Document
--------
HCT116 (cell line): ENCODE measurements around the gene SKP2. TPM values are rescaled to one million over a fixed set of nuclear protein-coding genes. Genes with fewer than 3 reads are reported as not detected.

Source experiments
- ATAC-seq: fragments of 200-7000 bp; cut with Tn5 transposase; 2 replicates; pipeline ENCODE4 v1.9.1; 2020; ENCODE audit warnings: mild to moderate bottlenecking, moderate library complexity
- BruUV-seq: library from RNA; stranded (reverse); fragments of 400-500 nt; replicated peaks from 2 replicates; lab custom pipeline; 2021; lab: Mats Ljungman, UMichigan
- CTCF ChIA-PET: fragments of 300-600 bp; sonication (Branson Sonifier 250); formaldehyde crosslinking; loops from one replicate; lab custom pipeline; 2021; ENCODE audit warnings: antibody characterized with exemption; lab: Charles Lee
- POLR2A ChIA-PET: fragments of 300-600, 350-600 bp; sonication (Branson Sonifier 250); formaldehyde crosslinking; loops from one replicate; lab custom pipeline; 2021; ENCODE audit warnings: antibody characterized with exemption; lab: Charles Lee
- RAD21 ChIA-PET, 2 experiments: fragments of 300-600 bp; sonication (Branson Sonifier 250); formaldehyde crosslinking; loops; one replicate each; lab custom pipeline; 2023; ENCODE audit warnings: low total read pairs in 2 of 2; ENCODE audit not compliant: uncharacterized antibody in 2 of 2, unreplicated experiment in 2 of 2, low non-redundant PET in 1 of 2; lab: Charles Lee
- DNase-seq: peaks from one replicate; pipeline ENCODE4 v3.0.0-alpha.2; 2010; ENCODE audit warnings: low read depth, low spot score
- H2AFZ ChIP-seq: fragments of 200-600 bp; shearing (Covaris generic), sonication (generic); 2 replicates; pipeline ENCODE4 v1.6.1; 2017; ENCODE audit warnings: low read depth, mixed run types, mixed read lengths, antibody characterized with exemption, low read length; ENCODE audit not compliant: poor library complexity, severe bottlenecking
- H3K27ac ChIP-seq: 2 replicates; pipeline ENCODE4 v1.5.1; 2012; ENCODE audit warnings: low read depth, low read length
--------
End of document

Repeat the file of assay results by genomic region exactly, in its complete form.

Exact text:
HCT116 (cell line): ENCODE measurements around the gene SKP2. TPM values are rescaled to one million over a fixed set of nuclear protein-coding genes. Genes with fewer than 3 reads are reported as not detected.

Source experiments
- ATAC-seq: fragments of 200-7000 bp; cut with Tn5 transposase; 2 replicates; pipeline ENCODE4 v1.9.1; 2020; ENCODE audit warnings: mild to moderate bottlenecking, moderate library complexity
- BruUV-seq: library from RNA; stranded (reverse); fragments of 400-500 nt; replicated peaks from 2 replicates; lab custom pipeline; 2021; lab: Mats Ljungman, UMichigan
- CTCF ChIA-PET: fragments of 300-600 bp; sonication (Branson Sonifier 250); formaldehyde crosslinking; loops from one replicate; lab custom pipeline; 2021; ENCODE audit warnings: antibody characterized with exemption; lab: Charles Lee
- POLR2A ChIA-PET: fragments of 300-600, 350-600 bp; sonication (Branson Sonifier 250); formaldehyde crosslinking; loops from one replicate; lab custom pipeline; 2021; ENCODE audit warnings: antibody characterized with exemption; lab: Charles Lee
- RAD21 ChIA-PET, 2 experiments: fragments of 300-600 bp; sonication (Branson Sonifier 250); formaldehyde crosslinking; loops; one replicate each; lab custom pipeline; 2023; ENCODE audit warnings: low total read pairs in 2 of 2; ENCODE audit not compliant: uncharacterized antibody in 2 of 2, unreplicated experiment in 2 of 2, low non-redundant PET in 1 of 2; lab: Charles Lee
- DNase-seq: peaks from one replicate; pipeline ENCODE4 v3.0.0-alpha.2; 2010; ENCODE audit warnings: low read depth, low spot score
- H2AFZ ChIP-seq: fragments of 200-600 bp; shearing (Covaris generic), sonication (generic); 2 replicates; pipeline ENCODE4 v1.6.1; 2017; ENCODE audit warnings: low read depth, mixed run types, mixed read lengths, antibody characterized with exemption, low read length; ENCODE audit not compliant: poor library complexity, severe bottlenecking
- H3K27ac ChIP-seq: 2 replicates; pipeline ENCODE4 v1.5.1; 2012; ENCODE audit warnings: low read depth, low read length